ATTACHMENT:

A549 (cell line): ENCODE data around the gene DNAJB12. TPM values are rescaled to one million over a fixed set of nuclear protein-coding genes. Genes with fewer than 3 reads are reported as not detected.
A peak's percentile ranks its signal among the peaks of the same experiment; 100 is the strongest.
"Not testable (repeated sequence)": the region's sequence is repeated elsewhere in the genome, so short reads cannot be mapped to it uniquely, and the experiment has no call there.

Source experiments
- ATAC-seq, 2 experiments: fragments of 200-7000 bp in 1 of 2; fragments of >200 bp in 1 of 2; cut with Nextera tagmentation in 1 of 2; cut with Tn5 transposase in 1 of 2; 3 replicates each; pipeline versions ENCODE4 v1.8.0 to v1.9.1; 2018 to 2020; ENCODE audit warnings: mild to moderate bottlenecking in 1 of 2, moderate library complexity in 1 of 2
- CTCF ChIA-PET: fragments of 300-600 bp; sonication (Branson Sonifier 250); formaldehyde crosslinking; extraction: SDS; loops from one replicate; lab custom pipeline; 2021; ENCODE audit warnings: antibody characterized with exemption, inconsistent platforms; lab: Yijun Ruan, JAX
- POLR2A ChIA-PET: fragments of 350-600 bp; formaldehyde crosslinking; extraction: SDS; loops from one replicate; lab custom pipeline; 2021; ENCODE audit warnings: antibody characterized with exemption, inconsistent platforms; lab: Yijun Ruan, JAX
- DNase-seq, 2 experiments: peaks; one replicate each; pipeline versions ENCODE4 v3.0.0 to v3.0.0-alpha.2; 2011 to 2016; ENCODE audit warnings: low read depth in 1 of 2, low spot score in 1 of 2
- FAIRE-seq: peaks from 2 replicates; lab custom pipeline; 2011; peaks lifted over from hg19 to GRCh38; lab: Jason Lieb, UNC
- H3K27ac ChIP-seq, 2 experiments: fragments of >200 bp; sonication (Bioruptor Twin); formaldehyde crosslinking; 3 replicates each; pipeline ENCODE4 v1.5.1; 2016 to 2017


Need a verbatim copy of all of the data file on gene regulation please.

A549 (cell line): ENCODE data around the gene DNAJB12. TPM values are rescaled to one million over a fixed set of nuclear protein-coding genes. Genes with fewer than 3 reads are reported as not detected.
A peak's percentile ranks its signal among the peaks of the same experiment; 100 is the strongest.
"Not testable (repeated sequence)": the region's sequence is repeated elsewhere in the genome, so short reads cannot be mapped to it uniquely, and the experiment has no call there.

Source experiments
- ATAC-seq, 2 experiments: fragments of 200-7000 bp in 1 of 2; fragments of >200 bp in 1 of 2; cut with Nextera tagmentation in 1 of 2; cut with Tn5 transposase in 1 of 2; 3 replicates each; pipeline versions ENCODE4 v1.8.0 to v1.9.1; 2018 to 2020; ENCODE audit warnings: mild to moderate bottlenecking in 1 of 2, moderate library complexity in 1 of 2
- CTCF ChIA-PET: fragments of 300-600 bp; sonication (Branson Sonifier 250); formaldehyde crosslinking; extraction: SDS; loops from one replicate; lab custom pipeline; 2021; ENCODE audit warnings: antibody characterized with exemption, inconsistent platforms; lab: Yijun Ruan, JAX
- POLR2A ChIA-PET: fragments of 350-600 bp; formaldehyde crosslinking; extraction: SDS; loops from one replicate; lab custom pipeline; 2021; ENCODE audit warnings: antibody characterized with exemption, inconsistent platforms; lab: Yijun Ruan, JAX
- DNase-seq, 2 experiments: peaks; one replicate each; pipeline versions ENCODE4 v3.0.0 to v3.0.0-alpha.2; 2011 to 2016; ENCODE audit warnings: low read depth in 1 of 2, low spot score in 1 of 2
- FAIRE-seq: peaks from 2 replicates; lab custom pipeline; 2011; peaks lifted over from hg19 to GRCh38; lab: Jason Lieb, UNC
- H3K27ac ChIP-seq, 2 experiments: fragments of >200 bp; sonication (Bioruptor Twin); formaldehyde crosslinking; 3 replicates each; pipeline ENCODE4 v1.5.1; 2016 to 2017